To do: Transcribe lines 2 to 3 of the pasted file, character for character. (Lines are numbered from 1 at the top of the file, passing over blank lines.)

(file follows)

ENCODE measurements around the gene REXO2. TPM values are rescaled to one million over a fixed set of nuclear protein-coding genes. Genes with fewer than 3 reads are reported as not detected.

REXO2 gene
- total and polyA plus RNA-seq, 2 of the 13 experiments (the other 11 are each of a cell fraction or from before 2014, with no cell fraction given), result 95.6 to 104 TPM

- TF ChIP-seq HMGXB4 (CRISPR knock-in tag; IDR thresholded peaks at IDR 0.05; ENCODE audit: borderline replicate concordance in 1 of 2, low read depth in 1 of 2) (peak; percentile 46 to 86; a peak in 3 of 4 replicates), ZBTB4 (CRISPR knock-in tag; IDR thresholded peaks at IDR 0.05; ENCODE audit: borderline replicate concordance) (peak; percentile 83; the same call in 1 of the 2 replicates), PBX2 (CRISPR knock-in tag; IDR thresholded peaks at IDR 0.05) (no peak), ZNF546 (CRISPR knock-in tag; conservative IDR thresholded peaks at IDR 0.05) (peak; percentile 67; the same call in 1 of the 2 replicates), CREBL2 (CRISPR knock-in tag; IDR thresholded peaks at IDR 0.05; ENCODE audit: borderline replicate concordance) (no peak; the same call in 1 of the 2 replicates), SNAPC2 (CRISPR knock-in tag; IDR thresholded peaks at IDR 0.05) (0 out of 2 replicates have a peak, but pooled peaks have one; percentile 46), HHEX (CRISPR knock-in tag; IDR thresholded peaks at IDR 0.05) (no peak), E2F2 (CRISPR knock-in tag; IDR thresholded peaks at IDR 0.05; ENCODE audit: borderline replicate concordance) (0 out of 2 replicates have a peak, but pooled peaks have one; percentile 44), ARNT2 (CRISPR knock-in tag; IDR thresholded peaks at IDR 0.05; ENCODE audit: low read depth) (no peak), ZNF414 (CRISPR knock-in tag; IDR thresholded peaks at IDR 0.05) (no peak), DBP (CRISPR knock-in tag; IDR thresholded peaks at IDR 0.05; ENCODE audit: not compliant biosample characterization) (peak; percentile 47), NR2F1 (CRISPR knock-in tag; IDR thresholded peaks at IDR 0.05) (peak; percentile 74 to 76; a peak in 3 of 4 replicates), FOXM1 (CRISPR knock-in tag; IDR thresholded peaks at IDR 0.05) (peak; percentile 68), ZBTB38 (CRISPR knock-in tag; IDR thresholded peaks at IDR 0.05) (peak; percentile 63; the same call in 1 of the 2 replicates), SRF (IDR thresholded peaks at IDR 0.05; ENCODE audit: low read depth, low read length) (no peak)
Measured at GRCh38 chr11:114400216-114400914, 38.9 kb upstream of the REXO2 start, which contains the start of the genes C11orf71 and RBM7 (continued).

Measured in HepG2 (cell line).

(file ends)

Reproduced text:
REXO2 gene
- total and polyA plus RNA-seq, 2 of the 13 experiments (the other 11 are each of a cell fraction or from before 2014, with no cell fraction given), result 95.6 to 104 TPM